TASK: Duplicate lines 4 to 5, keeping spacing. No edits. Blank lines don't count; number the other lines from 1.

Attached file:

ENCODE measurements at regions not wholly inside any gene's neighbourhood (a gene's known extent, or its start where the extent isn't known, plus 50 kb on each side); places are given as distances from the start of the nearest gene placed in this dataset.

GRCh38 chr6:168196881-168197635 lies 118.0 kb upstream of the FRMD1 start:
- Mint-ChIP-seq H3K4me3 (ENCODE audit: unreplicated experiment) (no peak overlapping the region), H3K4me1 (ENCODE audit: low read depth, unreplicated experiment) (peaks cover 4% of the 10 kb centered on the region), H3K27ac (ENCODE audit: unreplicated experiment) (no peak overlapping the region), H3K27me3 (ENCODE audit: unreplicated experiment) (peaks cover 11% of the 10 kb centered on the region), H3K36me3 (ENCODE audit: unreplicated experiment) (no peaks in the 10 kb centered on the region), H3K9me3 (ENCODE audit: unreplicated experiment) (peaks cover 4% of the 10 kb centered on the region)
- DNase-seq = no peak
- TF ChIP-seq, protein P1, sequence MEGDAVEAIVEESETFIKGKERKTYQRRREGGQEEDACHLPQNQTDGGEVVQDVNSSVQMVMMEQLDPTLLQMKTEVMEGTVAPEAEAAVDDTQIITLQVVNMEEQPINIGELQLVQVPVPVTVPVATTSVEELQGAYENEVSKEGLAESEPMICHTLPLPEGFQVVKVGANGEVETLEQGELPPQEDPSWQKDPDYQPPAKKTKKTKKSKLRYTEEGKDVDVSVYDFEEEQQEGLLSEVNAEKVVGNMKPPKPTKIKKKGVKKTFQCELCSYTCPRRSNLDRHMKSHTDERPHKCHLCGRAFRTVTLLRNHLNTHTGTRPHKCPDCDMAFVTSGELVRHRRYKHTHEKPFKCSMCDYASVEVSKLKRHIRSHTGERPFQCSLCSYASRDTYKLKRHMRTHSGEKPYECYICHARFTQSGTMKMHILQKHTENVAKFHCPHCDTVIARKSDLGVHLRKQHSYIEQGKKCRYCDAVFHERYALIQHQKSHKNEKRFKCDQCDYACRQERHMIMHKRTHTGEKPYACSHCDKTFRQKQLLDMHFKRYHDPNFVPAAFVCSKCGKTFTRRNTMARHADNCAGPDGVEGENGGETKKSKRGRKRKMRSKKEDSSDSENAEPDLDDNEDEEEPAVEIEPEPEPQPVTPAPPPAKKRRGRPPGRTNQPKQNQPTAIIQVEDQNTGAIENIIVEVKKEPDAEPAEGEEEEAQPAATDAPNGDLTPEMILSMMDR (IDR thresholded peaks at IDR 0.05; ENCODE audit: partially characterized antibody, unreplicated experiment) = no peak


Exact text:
- DNase-seq = no peak
- TF ChIP-seq, protein P1, sequence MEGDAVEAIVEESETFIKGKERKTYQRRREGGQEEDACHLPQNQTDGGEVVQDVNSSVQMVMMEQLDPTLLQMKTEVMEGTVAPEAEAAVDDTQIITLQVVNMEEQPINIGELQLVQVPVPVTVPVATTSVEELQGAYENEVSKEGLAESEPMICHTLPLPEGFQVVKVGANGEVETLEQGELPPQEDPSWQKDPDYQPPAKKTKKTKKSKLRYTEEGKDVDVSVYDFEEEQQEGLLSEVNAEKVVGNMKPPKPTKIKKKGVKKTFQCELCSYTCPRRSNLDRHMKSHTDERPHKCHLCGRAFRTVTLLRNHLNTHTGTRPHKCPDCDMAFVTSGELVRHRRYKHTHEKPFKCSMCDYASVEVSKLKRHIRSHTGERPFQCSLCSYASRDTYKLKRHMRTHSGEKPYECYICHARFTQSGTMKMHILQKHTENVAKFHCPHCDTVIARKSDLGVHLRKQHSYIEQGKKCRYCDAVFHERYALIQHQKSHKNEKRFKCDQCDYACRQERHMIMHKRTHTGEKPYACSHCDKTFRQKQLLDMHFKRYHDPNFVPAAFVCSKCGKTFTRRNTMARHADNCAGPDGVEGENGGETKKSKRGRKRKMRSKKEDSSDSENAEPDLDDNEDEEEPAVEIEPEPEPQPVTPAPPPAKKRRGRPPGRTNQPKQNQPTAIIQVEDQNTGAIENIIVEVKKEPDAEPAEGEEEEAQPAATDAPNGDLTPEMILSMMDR (IDR thresholded peaks at IDR 0.05; ENCODE audit: partially characterized antibody, unreplicated experiment) = no peak